Tag Archives: London tourists

I rest my case

When a woman with a small pull-along airline case asked for ‘The Griffin’ I naturally took her to the sleazy pub conversion in Clerkenwell. On arriving my passenger got out and walked past the thickset tattooed bouncer on the door, as another heavily made-up young woman got in with the ubiquitous suitcase full of stage outfits and asked for Brown’s – a well-known strip club in Shoreditch. With that, girl number one returned wearing a rather startled expression to inform me accusingly that it was certainly NOT the Griffin pub she wanted. The moral of the story: Don’t always assume small flight bags are full of G-strings.

Londoners have fallen in love with these modern versions of a valise and they’re everywhere, some owners couldn’t imagine life without them.

They are usually found directly in front of you, carried up escalators, squeezed into lifts or pulled down the pavement. Stand in any tube station or on any street corner, particularly on a Friday or a Monday, and one of these beasts will come lumbering into view within seconds.

London is full of people trying to get somewhere else, escaping the capital for a weekend break. At first glance, the wheelie suitcase appears the perfect solution, but as diamondgeezer points out, the traditional suitcase is carried by the side, adding only width. The new wheelie suitcase trails behind, adding just depth instead. The surface area of ground covered is therefore noticeably greater with a wheelie suitcase than it is with the traditional handheld model. Even worse, this surface area increases the shorter the traveller pulling the suitcase along. If you’re six-foot-something then the handle of the wheelie suitcase points pretty much straight up, which isn’t too bad. However, if you’re four-foot-nothing then the handle is much closer to the ground, so the wheels lag a lot further behind. It’s a simple matter of trigonometry.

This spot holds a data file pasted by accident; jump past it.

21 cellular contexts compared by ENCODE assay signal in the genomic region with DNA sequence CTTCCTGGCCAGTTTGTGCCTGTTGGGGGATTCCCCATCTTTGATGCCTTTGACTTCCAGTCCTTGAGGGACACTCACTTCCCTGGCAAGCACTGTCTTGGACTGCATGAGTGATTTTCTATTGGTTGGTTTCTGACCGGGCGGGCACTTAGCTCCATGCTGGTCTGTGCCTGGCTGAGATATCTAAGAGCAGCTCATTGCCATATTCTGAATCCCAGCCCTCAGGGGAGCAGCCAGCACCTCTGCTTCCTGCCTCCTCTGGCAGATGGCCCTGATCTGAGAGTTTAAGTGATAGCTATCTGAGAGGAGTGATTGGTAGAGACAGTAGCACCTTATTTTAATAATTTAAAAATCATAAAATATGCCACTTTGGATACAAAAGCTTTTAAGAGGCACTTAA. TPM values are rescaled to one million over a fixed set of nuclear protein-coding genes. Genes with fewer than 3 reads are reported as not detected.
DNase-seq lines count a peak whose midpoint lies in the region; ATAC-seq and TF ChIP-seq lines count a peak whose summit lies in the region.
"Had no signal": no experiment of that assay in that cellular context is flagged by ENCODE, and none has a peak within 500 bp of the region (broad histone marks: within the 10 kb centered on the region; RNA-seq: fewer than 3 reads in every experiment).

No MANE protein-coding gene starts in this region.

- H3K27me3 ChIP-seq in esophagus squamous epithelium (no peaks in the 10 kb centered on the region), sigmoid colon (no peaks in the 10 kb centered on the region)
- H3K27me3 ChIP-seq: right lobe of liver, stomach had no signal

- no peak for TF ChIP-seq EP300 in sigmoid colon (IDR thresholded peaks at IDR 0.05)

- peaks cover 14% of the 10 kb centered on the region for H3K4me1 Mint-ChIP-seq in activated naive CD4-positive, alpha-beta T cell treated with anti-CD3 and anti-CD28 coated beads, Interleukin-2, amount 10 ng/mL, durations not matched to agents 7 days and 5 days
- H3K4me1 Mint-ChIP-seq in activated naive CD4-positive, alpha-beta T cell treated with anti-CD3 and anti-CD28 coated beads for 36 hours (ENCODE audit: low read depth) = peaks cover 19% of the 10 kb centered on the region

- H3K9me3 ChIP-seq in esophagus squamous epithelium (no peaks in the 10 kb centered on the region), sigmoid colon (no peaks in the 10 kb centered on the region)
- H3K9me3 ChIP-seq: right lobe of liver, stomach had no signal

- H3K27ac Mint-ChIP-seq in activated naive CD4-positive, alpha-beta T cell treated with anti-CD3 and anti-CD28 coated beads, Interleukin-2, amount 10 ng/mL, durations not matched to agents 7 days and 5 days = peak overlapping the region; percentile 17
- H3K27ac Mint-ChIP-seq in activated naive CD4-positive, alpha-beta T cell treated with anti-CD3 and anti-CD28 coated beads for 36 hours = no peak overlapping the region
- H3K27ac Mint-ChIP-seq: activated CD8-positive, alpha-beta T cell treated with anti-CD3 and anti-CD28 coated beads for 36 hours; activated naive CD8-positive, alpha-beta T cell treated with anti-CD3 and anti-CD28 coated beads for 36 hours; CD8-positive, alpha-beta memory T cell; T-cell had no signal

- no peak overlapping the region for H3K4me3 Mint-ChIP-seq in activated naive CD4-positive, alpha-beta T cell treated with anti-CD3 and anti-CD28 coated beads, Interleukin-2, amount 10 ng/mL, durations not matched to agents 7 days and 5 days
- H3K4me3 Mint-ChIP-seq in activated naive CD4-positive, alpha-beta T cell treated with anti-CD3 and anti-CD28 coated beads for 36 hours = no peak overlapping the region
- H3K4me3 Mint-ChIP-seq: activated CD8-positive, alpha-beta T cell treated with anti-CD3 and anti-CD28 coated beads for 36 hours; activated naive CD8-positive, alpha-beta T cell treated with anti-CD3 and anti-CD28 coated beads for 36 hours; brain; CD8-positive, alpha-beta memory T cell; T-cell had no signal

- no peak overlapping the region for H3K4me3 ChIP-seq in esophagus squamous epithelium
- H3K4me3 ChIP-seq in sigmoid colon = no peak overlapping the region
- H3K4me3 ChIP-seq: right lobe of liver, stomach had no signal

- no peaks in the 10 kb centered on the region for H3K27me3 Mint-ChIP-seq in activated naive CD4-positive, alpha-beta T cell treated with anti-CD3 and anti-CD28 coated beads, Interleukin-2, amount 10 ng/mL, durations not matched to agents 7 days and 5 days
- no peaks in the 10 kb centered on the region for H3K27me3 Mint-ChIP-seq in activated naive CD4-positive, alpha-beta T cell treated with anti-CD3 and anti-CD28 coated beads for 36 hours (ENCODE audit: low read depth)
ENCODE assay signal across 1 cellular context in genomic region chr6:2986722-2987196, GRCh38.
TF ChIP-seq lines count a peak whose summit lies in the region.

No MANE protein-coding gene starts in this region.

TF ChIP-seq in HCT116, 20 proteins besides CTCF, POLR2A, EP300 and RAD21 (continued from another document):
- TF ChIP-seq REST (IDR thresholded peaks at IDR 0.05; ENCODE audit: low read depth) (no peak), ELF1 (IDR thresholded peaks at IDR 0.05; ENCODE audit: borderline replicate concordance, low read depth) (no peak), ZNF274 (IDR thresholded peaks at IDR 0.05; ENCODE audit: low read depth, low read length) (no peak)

Put bluntly, a group of tiny tourists can clog up a tube station in seconds. If you really have to have one, please just hold it upright, or get a taxi.

Anecdote taken from EveryoneIs Entitled To My Opinion available from Amazon.


Have you ever wondered just how confusing London appears? Nothing functions as it should or is where you think it is.

For instance, despite its name, the Circle Line is not exactly circular. Queensway Station is in Bayswater while Bayswater Station is to be found in, you guessed it, Queensway. Harrods isn’t in Knightsbridge and the immoveable Greenwich Meridian Line has well moved.

How about Green Lanes, which isn’t named after a green lane and is only spoken of in the plural, even though it’s just one very long road.